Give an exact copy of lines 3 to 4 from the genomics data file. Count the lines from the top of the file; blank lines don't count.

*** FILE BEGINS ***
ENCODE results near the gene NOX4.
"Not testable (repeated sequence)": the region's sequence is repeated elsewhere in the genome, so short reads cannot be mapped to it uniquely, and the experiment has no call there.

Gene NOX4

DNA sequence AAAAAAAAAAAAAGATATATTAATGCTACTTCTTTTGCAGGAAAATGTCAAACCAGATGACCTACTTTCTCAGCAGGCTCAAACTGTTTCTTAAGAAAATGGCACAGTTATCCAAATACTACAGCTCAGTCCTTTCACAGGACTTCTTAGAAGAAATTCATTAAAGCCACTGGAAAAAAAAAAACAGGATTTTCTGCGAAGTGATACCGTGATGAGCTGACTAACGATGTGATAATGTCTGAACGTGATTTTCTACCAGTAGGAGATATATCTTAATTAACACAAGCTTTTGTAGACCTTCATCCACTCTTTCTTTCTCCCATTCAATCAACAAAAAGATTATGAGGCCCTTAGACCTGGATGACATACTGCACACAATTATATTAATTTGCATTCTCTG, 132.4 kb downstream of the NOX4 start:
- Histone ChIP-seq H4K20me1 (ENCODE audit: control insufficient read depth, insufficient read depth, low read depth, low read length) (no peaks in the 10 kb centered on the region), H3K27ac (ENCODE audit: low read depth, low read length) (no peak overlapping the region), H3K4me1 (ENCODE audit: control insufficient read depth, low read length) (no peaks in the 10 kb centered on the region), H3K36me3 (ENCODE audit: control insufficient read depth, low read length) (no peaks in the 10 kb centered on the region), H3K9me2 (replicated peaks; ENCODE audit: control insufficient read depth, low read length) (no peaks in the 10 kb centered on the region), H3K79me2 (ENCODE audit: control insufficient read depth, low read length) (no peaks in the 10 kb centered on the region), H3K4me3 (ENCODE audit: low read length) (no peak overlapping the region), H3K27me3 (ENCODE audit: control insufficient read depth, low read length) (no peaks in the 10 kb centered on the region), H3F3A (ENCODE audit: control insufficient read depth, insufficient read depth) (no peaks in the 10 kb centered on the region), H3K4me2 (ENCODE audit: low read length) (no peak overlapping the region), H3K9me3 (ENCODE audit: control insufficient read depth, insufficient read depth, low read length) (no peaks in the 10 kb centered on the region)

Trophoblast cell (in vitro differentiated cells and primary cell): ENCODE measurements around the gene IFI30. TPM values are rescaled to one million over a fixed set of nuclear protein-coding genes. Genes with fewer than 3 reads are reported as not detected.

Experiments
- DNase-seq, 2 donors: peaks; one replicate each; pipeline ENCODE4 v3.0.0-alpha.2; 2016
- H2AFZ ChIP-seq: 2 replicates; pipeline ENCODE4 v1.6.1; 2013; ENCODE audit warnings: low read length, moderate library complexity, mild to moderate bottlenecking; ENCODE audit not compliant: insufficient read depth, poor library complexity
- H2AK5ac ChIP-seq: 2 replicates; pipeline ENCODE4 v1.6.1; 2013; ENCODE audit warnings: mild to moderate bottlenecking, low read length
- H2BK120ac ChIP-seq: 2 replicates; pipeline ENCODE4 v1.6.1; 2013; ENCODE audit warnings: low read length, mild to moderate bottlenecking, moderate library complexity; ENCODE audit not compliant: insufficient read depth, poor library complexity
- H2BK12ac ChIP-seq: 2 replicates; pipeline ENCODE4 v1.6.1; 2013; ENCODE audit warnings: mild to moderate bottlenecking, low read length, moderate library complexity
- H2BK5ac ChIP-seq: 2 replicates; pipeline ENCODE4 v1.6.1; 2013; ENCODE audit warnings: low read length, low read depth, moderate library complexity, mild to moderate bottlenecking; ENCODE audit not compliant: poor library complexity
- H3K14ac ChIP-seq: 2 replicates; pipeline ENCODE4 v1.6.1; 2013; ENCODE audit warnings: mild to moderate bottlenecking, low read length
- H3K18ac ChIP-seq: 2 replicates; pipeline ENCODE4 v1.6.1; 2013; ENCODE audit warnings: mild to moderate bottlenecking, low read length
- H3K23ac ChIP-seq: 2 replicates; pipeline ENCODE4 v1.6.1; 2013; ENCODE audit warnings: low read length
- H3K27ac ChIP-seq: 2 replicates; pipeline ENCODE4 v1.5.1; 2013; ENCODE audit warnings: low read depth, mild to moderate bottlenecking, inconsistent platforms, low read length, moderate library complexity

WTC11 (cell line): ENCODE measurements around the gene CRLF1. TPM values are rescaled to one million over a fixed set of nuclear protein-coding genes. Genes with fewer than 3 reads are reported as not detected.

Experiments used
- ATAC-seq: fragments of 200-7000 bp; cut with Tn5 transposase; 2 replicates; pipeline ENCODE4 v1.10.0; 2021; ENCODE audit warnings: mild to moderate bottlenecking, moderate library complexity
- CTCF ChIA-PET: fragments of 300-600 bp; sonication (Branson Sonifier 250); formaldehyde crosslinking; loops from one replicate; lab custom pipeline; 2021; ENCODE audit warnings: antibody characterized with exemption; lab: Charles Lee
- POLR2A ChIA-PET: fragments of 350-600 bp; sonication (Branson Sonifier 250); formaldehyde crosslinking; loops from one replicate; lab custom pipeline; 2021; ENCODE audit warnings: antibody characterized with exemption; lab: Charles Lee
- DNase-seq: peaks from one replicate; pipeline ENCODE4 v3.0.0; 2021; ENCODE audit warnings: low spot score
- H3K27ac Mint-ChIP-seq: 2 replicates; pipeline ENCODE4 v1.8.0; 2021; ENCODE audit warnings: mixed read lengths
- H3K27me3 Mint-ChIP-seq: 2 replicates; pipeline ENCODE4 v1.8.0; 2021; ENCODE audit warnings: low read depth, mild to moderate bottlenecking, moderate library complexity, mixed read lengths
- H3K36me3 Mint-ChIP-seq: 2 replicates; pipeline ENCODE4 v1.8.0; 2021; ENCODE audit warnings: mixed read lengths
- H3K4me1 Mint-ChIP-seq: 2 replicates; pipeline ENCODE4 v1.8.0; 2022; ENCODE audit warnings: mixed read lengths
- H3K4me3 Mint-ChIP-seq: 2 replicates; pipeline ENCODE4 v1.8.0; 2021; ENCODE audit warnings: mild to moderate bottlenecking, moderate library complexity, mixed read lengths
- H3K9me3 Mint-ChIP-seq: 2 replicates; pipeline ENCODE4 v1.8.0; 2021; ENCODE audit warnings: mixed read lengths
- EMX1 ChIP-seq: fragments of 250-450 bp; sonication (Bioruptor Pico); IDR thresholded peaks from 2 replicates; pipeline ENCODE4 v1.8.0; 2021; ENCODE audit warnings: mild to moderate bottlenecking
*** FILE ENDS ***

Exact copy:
Gene NOX4

DNA sequence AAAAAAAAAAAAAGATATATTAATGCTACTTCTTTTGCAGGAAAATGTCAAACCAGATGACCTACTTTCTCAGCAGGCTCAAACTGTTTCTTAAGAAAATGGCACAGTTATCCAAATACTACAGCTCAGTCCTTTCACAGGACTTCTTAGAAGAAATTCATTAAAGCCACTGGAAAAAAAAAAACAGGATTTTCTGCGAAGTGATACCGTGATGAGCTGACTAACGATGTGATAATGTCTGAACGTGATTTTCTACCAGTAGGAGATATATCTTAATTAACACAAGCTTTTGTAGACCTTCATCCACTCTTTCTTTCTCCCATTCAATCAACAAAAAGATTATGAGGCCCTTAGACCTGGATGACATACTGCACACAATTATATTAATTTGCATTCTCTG, 132.4 kb downstream of the NOX4 start: